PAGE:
It was a cry for help outside city hall in Boston Monday from taxi drivers trying to compete with ride sharing services like Uber and Lyft, who don’t have to follow the same rules.
"Right now it’s a little bit like the wild west out there," one taxi driver said.
Inside city hall, licensed hackney begged city councilors to take a fresh look at the current laws they say are allowing the likes of Uber and Lyft to steal their business, by allegedly getting around the fees and regulations required of cab drivers because they fall into a different category.
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"There is no law for them, that is the reason they are here," taxi driver Chando Souffrant said.
"When an individual driver is on the street picking up an illegal fare, we call them a gypsy," said National Taxi Workers Alliance President Bhairavi Desai, "and yet when you have a multi-billion dollar company pulling the strings to commit the same illicit act, we somehow call it innovative."
Representatives from both Lyft and Uber defended their business models and had answers for critics who questioned the screening process and insurance for ride sharing drivers.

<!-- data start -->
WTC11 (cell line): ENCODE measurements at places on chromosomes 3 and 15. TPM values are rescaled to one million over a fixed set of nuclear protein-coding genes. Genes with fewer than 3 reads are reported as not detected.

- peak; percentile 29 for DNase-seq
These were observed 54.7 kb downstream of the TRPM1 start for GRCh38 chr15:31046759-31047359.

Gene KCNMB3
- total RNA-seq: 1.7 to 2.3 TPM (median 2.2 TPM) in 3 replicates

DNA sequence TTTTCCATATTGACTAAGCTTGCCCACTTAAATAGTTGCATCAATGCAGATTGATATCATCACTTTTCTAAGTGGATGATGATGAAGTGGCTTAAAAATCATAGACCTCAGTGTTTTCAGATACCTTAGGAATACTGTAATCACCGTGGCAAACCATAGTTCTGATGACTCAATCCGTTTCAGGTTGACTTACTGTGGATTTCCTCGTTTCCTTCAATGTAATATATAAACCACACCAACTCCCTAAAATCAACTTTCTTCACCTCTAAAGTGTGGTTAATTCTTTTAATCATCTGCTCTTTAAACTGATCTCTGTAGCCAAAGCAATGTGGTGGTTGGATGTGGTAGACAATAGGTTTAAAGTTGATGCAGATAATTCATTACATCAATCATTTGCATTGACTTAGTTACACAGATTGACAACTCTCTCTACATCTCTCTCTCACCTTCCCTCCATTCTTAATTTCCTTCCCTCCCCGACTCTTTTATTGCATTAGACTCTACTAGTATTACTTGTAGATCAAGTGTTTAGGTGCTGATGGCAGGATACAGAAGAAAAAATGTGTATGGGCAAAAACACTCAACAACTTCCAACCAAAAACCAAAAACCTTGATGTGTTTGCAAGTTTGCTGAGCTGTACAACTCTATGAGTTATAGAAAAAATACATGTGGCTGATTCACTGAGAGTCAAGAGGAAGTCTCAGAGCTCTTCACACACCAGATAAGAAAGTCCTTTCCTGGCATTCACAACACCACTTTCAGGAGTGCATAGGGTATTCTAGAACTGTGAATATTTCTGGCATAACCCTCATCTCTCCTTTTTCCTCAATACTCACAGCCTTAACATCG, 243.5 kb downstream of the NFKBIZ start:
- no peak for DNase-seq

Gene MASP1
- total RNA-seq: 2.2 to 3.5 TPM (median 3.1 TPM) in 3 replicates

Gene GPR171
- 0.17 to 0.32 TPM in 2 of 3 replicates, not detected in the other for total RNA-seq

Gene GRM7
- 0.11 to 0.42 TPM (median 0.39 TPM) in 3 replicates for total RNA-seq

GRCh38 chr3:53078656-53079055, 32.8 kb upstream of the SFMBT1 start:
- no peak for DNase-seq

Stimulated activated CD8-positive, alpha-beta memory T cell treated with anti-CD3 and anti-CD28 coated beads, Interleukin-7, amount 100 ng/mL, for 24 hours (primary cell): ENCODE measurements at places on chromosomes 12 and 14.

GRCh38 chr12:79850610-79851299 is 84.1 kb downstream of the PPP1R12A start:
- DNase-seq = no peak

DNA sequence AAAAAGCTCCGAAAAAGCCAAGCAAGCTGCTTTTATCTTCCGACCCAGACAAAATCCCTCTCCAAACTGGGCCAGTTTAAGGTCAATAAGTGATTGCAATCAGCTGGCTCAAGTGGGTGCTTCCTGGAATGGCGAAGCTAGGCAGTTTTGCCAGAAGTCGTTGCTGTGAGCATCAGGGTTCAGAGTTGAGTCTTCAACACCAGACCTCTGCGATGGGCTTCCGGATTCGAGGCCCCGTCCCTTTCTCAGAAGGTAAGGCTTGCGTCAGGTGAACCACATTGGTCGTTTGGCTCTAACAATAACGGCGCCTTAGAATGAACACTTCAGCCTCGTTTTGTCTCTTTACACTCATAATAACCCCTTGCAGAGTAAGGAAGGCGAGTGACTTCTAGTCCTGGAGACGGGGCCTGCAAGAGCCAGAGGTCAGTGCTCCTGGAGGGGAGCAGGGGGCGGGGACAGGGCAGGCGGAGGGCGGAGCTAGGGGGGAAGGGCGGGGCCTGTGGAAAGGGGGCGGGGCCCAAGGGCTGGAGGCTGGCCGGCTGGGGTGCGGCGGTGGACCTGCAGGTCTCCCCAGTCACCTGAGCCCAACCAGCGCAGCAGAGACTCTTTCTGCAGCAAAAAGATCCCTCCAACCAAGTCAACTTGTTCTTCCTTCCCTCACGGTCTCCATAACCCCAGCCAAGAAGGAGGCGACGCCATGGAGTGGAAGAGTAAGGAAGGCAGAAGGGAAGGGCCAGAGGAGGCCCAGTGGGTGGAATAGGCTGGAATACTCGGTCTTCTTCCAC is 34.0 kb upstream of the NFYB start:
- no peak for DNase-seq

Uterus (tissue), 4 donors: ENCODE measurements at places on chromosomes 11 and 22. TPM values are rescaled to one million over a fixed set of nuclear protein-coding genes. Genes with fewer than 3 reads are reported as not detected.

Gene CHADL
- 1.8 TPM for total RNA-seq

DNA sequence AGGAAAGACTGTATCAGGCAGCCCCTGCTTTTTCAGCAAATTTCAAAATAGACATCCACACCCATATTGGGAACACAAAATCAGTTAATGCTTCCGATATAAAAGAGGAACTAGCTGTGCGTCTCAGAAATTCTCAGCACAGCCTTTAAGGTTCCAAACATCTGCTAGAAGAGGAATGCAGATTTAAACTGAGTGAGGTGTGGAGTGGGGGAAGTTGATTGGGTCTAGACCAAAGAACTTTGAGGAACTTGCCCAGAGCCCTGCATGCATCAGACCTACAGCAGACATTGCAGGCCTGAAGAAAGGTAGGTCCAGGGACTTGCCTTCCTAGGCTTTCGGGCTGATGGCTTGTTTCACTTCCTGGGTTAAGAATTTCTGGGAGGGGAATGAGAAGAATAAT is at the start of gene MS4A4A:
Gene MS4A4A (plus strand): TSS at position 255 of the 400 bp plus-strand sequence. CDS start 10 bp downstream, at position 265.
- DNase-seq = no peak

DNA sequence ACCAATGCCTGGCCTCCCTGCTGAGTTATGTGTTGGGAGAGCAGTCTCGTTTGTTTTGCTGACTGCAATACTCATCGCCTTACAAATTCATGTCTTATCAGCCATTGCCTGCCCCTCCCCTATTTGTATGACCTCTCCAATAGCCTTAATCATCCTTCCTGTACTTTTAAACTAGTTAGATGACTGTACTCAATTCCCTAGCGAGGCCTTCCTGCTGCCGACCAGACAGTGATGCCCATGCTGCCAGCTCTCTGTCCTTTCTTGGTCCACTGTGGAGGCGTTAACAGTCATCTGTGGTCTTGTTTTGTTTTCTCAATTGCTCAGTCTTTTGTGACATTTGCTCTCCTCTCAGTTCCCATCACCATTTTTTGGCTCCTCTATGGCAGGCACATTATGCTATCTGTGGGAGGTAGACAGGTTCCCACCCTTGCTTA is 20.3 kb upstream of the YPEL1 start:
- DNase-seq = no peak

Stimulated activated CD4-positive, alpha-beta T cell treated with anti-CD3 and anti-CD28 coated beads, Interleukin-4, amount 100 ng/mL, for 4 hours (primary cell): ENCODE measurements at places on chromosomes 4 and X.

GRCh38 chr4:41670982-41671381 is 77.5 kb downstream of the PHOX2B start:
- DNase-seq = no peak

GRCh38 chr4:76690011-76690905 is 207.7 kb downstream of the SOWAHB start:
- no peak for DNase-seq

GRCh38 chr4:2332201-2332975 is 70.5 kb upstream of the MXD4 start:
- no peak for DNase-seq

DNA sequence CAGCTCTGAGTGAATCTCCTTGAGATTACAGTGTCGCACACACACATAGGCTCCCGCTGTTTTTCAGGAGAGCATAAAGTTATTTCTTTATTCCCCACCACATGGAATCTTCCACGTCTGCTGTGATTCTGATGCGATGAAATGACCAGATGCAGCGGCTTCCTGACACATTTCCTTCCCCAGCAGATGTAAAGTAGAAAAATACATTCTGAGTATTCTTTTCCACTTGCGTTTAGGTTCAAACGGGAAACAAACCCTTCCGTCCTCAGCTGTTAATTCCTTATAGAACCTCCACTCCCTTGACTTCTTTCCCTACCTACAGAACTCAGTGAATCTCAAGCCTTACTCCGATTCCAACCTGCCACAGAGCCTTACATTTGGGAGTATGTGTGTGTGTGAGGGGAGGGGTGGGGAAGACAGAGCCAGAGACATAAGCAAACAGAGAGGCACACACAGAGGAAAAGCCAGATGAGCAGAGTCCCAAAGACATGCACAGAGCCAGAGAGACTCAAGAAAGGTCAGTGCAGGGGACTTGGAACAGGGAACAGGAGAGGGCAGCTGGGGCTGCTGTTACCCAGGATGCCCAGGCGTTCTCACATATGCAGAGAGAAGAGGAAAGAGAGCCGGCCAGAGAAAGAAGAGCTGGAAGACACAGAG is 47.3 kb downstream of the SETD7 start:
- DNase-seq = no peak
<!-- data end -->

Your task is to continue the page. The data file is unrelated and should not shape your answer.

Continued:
"From the moment a rider’s in the vehicle through the duration of the trip they are covered with a million dollar policy. We have a stringent process we go through its local multi state and federal background checks," Uber spokesperson Taylor Bennett said.
Some ride share drivers suggested perhaps the taxi industry and ride share industry could learn from one another in order to co-exist.
"I think the day for me has been very educational about being a taxicab driver which I have not had the honor to do and I think we are more alike than we are unalike," Lyft driver Ben Atherton-Zieman said.
No decisions were made in regards to regulating ride sharing and the city council made no promises to draft any legislation, but the hearing does come as the mayor's taxi advisory committee continues to try to create new "for hire transportation" regulations.